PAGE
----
As isolated Chinese consumers spend more time online, livestreaming, influencers and private social media groups help brands stay engaged and competitive.

Franklin Chu, managing director, Azoya USA

Franklin Chu, managing director, Azoya International

In China, things are all but back to normal as restaurants, bars, and retail stores start to reopen. But for some time, many Chinese retail players saw sales hit rock bottom and had to resort to measures such as livestreaming and private social media groups to keep their businesses alive. We take a look at some of their proven, innovative tactics and how U.S. retail players can apply them now to stay alive. 

Livestreaming and ecommerce

Livestreaming ecommerce in China is a phenomenon that began in 2014/15 and started to take off in 2018, with Taobao Live selling 100 billion RMB (~US$15 billion) of merchandise that year.

In China, most brands livestream on Taobao, Alibaba’s eBay-like C2C ecommerce platform where anyone from mom and pop shops to venture-backed retail start-ups and gray-market daigou sellers can sell to Chinese customers. Daigou is an emerging form of cross-border exporting in which an individual or group of exporters outside China purchases goods for customers in China.

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Brands can either choose to host a livestreaming session on their own channels or elect to work with an influencer. During the session, the host presents the brand and tries on different products one by one, telling the audience how it looks and feels. “Lipstick King” influencer Austin Li reportedly tried on 300 different types of lipstick in a single day of livestreaming.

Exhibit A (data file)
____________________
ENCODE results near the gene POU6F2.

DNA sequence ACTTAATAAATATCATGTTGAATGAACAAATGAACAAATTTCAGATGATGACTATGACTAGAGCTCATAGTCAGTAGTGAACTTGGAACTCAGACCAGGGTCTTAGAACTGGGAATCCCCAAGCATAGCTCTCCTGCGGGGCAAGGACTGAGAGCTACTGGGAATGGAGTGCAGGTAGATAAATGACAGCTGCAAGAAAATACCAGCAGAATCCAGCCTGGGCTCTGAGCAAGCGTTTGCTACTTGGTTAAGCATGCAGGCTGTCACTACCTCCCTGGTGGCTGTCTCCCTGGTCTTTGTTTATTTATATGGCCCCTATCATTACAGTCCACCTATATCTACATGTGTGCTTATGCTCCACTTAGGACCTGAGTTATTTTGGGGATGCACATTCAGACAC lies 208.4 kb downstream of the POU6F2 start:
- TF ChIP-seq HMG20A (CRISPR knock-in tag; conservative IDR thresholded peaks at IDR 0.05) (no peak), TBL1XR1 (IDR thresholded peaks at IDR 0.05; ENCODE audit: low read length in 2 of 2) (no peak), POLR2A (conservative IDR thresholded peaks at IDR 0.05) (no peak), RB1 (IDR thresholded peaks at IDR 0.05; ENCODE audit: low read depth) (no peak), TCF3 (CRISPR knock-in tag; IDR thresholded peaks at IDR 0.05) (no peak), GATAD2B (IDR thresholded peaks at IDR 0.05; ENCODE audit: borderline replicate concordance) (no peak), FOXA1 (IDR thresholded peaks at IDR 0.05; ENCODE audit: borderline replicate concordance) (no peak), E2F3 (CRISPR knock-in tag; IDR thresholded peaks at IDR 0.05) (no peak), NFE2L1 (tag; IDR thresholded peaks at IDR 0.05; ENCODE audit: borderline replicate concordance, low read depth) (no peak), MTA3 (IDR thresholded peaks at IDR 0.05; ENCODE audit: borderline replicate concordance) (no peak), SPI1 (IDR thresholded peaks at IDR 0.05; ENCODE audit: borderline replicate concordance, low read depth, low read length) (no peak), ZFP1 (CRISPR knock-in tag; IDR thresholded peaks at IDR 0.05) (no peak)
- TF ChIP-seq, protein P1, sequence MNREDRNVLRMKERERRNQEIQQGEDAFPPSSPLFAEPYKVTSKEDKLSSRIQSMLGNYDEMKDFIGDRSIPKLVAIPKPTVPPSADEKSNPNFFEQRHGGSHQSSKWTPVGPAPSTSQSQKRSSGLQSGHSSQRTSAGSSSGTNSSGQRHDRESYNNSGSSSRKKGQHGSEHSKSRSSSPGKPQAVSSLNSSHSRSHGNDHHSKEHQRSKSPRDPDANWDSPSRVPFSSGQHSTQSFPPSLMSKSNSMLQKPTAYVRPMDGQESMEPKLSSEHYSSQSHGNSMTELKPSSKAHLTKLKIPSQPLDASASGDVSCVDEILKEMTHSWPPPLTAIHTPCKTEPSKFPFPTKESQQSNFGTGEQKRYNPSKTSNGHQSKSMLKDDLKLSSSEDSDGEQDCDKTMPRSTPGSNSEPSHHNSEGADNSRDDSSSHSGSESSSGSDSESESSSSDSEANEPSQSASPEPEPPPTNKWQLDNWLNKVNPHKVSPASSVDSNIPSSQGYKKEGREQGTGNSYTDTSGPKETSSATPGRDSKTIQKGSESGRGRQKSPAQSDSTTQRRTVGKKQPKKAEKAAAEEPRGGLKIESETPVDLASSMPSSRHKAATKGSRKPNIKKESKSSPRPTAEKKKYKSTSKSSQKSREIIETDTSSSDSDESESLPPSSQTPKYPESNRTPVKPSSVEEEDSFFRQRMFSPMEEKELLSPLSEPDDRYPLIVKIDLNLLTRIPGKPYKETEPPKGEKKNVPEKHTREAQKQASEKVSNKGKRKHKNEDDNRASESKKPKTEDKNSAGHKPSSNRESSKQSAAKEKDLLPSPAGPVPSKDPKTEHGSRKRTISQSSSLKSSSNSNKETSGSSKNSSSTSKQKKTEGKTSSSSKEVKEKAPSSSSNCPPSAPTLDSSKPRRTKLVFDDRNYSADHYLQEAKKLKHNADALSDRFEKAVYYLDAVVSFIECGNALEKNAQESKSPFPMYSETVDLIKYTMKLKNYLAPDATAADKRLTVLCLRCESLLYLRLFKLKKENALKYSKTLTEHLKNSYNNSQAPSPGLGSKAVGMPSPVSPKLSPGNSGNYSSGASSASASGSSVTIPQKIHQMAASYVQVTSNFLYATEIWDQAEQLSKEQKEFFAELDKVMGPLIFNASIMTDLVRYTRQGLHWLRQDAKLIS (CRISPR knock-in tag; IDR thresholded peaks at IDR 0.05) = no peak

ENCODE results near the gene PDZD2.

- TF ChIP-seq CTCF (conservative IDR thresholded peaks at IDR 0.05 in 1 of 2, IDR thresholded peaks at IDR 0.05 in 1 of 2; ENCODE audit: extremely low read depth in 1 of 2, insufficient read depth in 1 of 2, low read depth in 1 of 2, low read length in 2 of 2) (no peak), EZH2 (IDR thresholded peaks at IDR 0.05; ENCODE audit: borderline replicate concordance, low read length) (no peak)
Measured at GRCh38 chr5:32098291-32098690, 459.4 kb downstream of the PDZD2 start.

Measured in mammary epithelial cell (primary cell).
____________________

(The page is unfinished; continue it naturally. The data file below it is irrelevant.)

During the session, the host also tends to host a raffle or virtual game to keep customers entertained. Public chat is enabled during the session, so viewers can directly ask questions about the look and feel of each product and interact with the host. At any point during the session, viewers can purchase products by clicking on a small link and paying with Alipay, Alibaba’s mobile and online payments platform.

Which brands are livestreaming to stay alive through the coronavirus crisis?

In March, Swedish furniture retailer IKEA held a livestreaming session to promote the launch of its new Tmall store. IKEA’s Tmall launch was the first of the kind, as the retailer has spurned partnerships with ecommerce platforms in the past. Tmall and Taobao are part of the same Alibaba ecosystem; Tmall items can be found in Taobao searches and Taobao Live livestreams can link to Tmall stores.

Furniture is a difficult category to sell through ecommerce channels, given the complexities around shipping heavy cargo and the fact that most people want to try out the products in person. But the coronavirus crisis has forced the global furniture and home décor retailer to shut all 30 of its offline retail stores in China, robbing it of its primary source of revenues and leaving it with no choice but to double down on its ecommerce initiatives.

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IKEA isn’t the only one to turn to livestreaming. Another local cosmetics brand, Forest Cabin, trained 1,600 of its store employees to host livestreaming sessions after being forced to shut down half of its 337 stores in China. The founder and CEO of the company himself hosted a two-hour livestreaming session on Valentine’s Day, selling nearly 400,000 bottles of camellia moisturizing oil. Now ecommerce accounts for 90% of the brand’s sales, compared to 25% before the coronavirus crisis.